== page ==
MasterCard will support the third Translate-a-thon in Myanmar, jointly organised by Ooredoo and Khan Academy Burmese Translation (KABT), to make more educational materials accessible to the Myanmar population.
MasterCard has pledged $10,000 to help expedite translation of Khan Academy’s economic and finance videos into the Myanmar language, Ooredoo said in a statement.
Over 400 economic and finance videos in the Khan Academy library will be translated over the course of the next month.
In the first phase, the translation will be done through the “MasterCard Intern Program” established in partnership with Ooredoo’s Ideabox. The remaining videos will be translated at Ooredoo and KABT’s third Translate-a-thon.
The Translate-a-thon is scheduled to be held on November 15 at Ooredoo’s offices in MICT Park. Volunteers from various organisations and communities will come together to translate Khan Academy videos, with finance and economic videos being prioritised.
Ross Cormack, CEO, Ooredoo Myanmar, said: “Myanmar people have a huge appetite for learning and we are committed to making education opportunities more accessible to the nation. Financial literacy is critical to sustainable community development and to sustaining the incredible progress and development we have seen to date.”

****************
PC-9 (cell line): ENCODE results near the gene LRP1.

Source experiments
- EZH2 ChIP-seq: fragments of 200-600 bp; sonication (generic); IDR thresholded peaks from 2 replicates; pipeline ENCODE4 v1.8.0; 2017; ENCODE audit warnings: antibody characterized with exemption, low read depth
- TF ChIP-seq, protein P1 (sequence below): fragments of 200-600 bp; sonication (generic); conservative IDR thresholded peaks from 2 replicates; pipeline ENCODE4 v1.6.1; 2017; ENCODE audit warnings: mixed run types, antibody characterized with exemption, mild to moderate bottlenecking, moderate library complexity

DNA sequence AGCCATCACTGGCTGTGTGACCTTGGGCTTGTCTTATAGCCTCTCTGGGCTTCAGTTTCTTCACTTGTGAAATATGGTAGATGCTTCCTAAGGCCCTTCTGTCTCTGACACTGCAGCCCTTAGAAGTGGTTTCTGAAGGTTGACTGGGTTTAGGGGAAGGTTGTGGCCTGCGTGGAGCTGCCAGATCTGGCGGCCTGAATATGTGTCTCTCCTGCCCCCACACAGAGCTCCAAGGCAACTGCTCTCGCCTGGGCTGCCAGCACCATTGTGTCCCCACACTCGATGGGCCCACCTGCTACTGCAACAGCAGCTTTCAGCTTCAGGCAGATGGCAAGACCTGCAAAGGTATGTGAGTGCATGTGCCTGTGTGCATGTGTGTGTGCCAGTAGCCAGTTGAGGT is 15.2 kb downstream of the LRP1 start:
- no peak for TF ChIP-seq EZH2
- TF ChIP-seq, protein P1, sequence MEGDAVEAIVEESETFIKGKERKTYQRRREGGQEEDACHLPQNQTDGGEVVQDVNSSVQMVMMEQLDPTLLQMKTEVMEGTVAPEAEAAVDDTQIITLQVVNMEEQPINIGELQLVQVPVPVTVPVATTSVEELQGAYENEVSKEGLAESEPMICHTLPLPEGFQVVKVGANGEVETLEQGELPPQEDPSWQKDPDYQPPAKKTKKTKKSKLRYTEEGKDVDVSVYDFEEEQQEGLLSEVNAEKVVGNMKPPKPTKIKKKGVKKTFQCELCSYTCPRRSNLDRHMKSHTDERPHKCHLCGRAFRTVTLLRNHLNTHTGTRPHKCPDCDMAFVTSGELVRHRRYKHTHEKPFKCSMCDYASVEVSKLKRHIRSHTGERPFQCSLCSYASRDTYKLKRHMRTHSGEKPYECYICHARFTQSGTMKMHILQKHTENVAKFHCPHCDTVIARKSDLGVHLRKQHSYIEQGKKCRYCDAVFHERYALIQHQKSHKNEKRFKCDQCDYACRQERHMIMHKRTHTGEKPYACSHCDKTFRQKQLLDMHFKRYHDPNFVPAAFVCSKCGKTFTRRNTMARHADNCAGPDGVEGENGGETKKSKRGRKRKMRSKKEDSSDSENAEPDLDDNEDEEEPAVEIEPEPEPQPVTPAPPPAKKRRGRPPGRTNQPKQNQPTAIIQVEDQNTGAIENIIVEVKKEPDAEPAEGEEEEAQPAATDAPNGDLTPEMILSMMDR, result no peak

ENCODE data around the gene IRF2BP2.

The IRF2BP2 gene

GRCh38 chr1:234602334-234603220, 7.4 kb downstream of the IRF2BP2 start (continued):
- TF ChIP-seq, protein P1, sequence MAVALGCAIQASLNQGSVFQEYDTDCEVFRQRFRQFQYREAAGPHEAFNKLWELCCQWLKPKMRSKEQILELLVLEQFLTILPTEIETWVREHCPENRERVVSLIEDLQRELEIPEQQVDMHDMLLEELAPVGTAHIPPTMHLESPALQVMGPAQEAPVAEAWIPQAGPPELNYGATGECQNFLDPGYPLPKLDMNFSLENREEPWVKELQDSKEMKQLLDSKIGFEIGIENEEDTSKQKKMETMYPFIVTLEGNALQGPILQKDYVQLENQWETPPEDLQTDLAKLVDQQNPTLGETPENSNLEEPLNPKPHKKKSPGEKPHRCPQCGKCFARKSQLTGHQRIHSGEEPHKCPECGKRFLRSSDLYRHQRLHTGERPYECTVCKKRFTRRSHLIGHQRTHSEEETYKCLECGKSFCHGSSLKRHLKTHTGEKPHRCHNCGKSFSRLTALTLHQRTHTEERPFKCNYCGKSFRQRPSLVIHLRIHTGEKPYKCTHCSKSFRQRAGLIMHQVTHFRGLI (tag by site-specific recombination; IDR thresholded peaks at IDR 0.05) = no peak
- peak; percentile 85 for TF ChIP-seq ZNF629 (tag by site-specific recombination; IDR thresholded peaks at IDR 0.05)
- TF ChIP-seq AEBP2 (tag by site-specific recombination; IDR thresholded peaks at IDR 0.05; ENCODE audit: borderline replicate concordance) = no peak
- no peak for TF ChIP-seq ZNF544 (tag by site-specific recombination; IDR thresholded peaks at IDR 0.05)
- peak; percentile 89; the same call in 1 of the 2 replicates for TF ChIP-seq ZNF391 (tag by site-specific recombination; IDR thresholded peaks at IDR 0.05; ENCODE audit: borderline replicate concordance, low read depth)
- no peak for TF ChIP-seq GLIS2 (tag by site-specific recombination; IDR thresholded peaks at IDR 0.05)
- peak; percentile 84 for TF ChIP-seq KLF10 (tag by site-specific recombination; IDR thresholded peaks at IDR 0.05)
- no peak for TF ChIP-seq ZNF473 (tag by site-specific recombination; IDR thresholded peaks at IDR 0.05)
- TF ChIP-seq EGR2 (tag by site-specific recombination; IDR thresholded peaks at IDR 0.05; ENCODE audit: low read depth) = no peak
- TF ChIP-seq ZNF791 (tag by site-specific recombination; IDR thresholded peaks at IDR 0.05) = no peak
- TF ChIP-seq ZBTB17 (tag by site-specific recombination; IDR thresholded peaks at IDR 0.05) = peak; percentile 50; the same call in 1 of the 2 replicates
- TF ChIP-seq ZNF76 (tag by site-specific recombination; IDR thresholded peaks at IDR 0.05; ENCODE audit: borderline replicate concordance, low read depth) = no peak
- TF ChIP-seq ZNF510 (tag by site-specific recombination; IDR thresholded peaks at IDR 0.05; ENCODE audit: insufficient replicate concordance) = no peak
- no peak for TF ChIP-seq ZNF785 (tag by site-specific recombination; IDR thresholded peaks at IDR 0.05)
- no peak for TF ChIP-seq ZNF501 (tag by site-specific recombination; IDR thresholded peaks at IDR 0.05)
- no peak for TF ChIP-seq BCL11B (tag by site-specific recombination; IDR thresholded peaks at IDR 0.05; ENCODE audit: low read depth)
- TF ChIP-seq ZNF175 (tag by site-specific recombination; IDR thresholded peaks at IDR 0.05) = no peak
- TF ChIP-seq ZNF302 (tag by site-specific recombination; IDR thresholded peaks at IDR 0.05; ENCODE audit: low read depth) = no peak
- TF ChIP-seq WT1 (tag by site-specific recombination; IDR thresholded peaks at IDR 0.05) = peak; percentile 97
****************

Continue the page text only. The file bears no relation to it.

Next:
In July, Ooredoo partnered with KABT to accelerate the dissemination of educational resources, including more than 6,000 videos on a wide range of subjects.
Ooredoo said it is also developing a mobile app to make it easier and more convenient to access these translated videos.
“Our research on financial literacy amongst youth in Asia Pacific shows that youths in Myanmar are lagging behind their peers in the region in money management, indicating that more education is required on this front,” Antonio Corro, country manager, Thailand & Myanmar, MasterCard, said.
“We believe that empowering and equipping young people with financial management knowledge and skills will benefit them, their families and communities in the long term,” he added.
The first two translate-a-thons saw 355 videos on subjects including math, science, computer programming, health, and finance, translated into the Myanmar language.